Earlier this week, I tweeted:
Timothy’s tweet caught my eye for two reasons. First, because of my recent writing on gender , I’ve been primed to look for everyday sexism. (You know that thing where you notice cars with the same make and model as your new car? Same idea.) Second, because of Yvonne Brille. When Brille died, the first line of her obituary in the New York Times was:
She made a mean beef stroganoff, followed her husband from job to job and took eight years off from work to raise three children.
Oh… bee tea dubs, Mrs. (her preferred title) Brille:
- was the only female rocket scientist in the 1940’s
- received the National Medal of Technology and Innovation
- invented a propulsion system that helps keep satellites in orbit
- supported women in math and engineering until her death
Yet, try it on your favorite male scientist or inventor and see how odd it feels. One writer offered up:
Dear NYT, just in case you're prewriting obits of obscure book critics, everybody says I make delicious chocolate chip cookies.
— Ron Charles (@RonCharles) March 30, 2013
It feels awkward to say “this is sexism” when sexism is a big systematic … thing. Some like to say that voting for Hillary because she’s a woman is sexist. (Spoiler: it’s not.) Which means we don’t really have a good handle on what is or isn’t sexist. So while it feels like talking about Nancy Carlsson-Paige as “Matt’s Mom” isn’t *really* sexist, it is a part of a system that defines women by their relationship to men. That mental model is what supported a claim for 100’s of years that women couldn’t own property, or that didn’t need to vote because her husband was voting anyway. In the world of school, dress codes come from that same mental model – girls can’t wear certain clothes because they’re distracting to boys. Let that sit for a bit.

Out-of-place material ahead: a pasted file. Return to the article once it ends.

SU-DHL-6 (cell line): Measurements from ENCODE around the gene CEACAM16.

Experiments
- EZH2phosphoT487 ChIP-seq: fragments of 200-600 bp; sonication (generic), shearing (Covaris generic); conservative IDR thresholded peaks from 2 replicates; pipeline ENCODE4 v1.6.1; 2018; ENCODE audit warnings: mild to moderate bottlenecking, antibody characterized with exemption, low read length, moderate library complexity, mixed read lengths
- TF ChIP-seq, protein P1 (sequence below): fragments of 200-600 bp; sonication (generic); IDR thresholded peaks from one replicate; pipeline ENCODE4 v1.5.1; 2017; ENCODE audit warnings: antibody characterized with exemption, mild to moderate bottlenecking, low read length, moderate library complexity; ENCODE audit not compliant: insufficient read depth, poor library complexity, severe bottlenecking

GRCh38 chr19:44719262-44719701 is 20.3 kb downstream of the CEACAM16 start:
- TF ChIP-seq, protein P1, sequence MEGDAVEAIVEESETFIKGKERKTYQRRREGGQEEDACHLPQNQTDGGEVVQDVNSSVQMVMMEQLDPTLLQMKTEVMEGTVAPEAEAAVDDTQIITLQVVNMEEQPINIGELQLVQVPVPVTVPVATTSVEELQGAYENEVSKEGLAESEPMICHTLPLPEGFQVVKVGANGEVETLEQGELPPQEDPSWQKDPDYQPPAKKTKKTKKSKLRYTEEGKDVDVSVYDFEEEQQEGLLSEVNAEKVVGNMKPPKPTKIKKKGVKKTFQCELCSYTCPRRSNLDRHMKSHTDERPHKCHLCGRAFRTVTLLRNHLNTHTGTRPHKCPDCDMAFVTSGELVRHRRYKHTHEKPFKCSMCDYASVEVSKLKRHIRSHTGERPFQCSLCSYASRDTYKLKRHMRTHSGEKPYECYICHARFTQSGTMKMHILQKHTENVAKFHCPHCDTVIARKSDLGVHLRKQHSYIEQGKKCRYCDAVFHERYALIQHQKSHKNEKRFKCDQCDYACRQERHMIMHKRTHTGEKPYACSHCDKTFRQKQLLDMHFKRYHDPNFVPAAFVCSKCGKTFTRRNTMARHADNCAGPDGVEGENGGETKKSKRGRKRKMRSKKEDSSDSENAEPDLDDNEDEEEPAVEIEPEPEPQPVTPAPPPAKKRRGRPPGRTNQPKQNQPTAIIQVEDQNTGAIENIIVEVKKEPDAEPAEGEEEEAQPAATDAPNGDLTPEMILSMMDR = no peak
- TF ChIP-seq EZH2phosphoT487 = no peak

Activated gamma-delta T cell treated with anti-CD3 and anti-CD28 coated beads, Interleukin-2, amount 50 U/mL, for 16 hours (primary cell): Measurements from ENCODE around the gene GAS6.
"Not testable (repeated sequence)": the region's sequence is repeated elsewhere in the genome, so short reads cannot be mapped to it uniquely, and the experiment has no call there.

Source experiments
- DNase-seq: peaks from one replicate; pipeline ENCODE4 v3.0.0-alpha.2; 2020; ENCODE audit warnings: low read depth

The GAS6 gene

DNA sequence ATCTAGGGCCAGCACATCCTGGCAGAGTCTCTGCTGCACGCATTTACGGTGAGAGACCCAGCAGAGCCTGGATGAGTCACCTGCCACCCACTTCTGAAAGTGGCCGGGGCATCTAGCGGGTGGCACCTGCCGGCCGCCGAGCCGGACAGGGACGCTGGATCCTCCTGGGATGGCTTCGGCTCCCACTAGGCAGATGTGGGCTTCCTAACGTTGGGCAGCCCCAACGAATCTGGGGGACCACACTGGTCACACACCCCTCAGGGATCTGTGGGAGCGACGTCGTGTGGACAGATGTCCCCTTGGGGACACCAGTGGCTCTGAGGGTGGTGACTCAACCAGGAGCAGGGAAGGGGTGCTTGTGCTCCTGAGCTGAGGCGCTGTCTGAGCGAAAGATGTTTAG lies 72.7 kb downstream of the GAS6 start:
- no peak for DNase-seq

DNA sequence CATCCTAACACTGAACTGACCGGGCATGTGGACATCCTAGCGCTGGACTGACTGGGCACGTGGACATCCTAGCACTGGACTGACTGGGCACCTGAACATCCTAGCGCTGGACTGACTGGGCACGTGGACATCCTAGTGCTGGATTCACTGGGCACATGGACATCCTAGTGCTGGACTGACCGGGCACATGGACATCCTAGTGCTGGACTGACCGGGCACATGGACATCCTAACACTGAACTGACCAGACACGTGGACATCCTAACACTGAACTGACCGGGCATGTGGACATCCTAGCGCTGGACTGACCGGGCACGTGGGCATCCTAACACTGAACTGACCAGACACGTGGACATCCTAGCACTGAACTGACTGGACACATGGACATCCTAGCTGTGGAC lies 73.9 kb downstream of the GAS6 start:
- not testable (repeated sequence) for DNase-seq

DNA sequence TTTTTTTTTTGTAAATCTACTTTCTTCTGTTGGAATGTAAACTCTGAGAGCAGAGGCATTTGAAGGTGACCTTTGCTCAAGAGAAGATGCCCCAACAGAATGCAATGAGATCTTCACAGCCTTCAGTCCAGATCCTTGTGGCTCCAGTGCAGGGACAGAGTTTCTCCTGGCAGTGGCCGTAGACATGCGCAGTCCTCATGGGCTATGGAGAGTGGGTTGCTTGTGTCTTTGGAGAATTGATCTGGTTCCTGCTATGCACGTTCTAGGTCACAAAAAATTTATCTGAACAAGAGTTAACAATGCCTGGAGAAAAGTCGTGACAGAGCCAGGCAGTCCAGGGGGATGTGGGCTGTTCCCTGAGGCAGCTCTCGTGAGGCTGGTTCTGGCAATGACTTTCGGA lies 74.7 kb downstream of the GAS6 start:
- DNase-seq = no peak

So. I saw it. And I spoke up. A few days later, I noticed a tweet from Timothy in which he included Nancy’s name, instead of Matt’s Mom and I tweeted a quick “thanks.” In a direct message, Timothy shared that the reference was actually a joint idea with Nancy. That part of their podcast is to point out the irony in people asking for Matt Damon’s opinion on education when in fact, it’s his mother who is the education researcher and well-versed in public education. Timothy and I chatted a bit and apparently I wasn’t the first one to raise a flag. Nancy herself did. So did other guests on his podcast.
Is it still an example of everyday sexism? Yes – it frames a highly-qualified, talented woman by her relationship to a man, her son. Is it malicious? No. Was I wrong? I’m going to go with wrong-ish.
Then this morning, I saw this:
OK – I'm working *really* hard to be open-minded here. Help me out? How is this NOT sexist? pic.twitter.com/xRtCOwbiEX
— Jennifer Binis (@JennBinis) February 19, 2016
As a result of discussions with a variety of people, some of which got a little peevish on my end, especially when I got a hat trick of accounts with white male avatars telling me that “gender is irrelevant.”, I’m undecided if what’s happening here is the same kind of everyday sexism as in the case of Brille or Carlsson-Paige.
So, at this point, these are the claims that I’ve fleshed out:
- Yes, it’s sexist because it frames Ms. King’s job against Mr. King’s identity.
- No, it’s not sexist because if Mr. King were a Ms., it would still be a conflict for Mr. King to hold a job at a lobbying firm.
I have thoughts on both but am more curious in what others think. The funny thing for me is that in every case, the men who responded focused on the conflict of interest – staying away from the idea of sexism. Two men privately DMed me and mentioned they were hesitant to speak up about sexism in case they were wrong. That to me, speaks to a pattern. But as I shared, I keep seeing Gray Honda Crosstours everywhere I look.